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Permission in Principle

What is it and how does it apply?
The permission in principle or PiP consent route is an alternative way of obtaining planning permission.

It has been created with the main aim to speed up housing delivery and assist smaller builders / developers to secure certainty that a site could be developed for residential uses without going to the expense of an outline or full planning application.

From 1st June 2018 the legislation  (as amended) will enable PiP to be applied for.

Local Planning Authorities are required to maintain a brownfield register. Part 1 lists brownfield sites across the Local Planning Authority area that are considered suitable at least in part for residential development, regardless of their planning status.

Part 2 of a Local Planning Authorities’ brownfield register will set out sites that have been given PiP.


What does it Cover?

The register must specify the site, the type of development and provide an indication of the amount of development the site has permission in principle for. The permission must state the amount of development to be accommodated, indicating the minimum and maximum net number of dwellings (including any existing dwellings on the site).

Applications for PiP

Applications for PiP  can relate to:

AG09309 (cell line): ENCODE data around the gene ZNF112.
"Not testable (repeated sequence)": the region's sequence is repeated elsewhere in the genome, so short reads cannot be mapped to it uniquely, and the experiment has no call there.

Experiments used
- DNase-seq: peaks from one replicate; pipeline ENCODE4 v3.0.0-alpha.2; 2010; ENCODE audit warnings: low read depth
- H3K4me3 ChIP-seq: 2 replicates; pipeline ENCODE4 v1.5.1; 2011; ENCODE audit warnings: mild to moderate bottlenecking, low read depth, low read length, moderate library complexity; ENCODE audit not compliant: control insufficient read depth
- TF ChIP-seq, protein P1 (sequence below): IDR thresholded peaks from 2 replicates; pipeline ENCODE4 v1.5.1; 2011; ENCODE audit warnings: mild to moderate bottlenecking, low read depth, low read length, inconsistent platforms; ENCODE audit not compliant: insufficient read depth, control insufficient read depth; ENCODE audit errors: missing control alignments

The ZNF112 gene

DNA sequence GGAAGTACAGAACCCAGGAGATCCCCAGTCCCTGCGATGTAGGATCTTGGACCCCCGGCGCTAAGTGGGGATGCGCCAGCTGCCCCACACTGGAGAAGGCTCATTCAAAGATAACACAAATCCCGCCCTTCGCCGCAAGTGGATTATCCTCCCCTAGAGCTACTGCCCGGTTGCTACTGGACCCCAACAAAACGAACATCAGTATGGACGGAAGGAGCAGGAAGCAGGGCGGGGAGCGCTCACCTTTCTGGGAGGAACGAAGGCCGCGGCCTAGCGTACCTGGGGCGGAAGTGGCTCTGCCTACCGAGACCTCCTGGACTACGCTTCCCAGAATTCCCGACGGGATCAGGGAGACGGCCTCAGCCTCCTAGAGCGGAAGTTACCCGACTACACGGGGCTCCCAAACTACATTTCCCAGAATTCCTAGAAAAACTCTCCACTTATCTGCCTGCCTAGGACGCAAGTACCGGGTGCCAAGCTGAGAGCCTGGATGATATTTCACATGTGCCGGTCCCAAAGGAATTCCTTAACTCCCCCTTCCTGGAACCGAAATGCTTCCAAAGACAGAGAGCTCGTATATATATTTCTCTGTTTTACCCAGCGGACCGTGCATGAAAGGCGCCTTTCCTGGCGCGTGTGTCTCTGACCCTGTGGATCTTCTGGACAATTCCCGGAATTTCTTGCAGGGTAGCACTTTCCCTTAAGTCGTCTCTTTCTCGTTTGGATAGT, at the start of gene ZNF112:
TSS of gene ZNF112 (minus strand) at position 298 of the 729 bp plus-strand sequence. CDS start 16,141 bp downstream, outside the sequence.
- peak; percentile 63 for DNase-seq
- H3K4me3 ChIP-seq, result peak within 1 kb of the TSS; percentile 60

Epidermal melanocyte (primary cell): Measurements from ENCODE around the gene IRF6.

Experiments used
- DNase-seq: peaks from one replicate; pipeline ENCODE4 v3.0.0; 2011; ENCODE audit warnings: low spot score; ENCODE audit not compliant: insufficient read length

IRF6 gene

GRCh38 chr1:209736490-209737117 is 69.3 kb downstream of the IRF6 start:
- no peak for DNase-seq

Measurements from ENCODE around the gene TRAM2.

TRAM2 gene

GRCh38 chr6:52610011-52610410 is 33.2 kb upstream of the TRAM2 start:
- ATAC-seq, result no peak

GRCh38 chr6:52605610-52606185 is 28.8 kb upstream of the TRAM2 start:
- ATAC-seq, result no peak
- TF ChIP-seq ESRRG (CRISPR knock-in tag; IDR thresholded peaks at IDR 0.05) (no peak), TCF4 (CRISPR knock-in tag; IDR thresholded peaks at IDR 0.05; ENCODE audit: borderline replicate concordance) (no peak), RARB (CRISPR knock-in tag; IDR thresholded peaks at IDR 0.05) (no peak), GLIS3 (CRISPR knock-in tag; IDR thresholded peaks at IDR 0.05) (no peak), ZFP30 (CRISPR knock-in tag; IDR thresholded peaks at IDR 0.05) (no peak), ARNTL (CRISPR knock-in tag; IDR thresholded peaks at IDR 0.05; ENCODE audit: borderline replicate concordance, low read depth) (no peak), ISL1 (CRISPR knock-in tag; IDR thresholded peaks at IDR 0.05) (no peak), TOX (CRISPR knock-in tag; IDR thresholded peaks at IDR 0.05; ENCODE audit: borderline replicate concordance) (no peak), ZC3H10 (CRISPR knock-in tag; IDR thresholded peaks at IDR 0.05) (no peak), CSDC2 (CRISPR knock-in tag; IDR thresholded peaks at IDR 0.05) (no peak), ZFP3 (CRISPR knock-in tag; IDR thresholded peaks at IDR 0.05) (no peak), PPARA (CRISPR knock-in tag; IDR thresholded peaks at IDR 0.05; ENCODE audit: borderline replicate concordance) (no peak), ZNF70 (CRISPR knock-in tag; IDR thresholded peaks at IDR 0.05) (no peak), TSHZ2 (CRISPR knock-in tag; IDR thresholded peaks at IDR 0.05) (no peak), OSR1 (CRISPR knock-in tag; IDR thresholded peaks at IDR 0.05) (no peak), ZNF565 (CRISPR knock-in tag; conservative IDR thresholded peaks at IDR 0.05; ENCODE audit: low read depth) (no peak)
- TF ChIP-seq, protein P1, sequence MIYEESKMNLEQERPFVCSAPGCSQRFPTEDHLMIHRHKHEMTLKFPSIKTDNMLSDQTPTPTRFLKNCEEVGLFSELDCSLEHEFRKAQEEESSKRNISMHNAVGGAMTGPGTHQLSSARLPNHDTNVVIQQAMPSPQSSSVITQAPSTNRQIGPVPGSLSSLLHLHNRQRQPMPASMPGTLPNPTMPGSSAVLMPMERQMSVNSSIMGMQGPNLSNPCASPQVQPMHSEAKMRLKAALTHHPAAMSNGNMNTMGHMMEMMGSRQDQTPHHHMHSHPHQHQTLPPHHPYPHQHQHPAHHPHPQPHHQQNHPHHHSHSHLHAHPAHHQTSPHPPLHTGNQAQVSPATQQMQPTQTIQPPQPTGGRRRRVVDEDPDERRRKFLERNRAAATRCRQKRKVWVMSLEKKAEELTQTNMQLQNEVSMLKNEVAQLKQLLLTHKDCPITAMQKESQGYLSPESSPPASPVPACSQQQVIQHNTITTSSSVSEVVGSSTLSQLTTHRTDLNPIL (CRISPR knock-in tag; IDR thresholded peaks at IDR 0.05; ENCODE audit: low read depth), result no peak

• minor developments (of nine residential units or less,
  • with less than 1000sqm of commercial floorspace, and/or
  • on a site of less than 1ha), the ‘main purpose’ of which is housing development.

PiP does not apply to

• major development (see definitions);
• habitats development (see regulations);
• householder development (see definitions); or
Schedule 1 development (Development falling within Schedule 2 may be subject to permission in principle where (put briefly) screening has determined it is not development that should be subject to an environmental impact assessment).


How is it different from Full and Outline Applications?
PiP has 2 stages: the first stage establishes whether a site is suitable in-principle for development. This separates ‘in principle’ issues such as land use, location, and amount of development from Stage 2 technical matters.

Once the principle is established via the PiP, full permission can be sought via a Technical Details Consent. This process must be completed within 3 years. Planning conditions, legal agreements can both be agreed at this stage in addition to development being liable for CIL.

The technical details stage differs from a normal planning application by reducing the amount of  information and time that Local Planning Authorities should determine in. The consultation period is reduced to 14 days with a 5 week determination date.


How do Fees Compare?

The fee for PIP  is set at £402 per 0.1 of a hectare. See the Planning Portal Fee Schedule for more information.

What does this mean for developers?
The obvious advantage that PiP has over the pre-application process is that it provides an actual planning consent whereas Local Planning Authorities are not beholden to advice within a pre-application letter.

In particular there may be opportunities where the planning policy is out of date, to establish PiP for residential uses.

The future success of PiP is however dependent on Local Planning Authorities positively embracing the potentials of this new process to deliver new homes, bu this is likely to vary from authority to authority until the process is well established.


For more information please contact us.



Bluestone Planning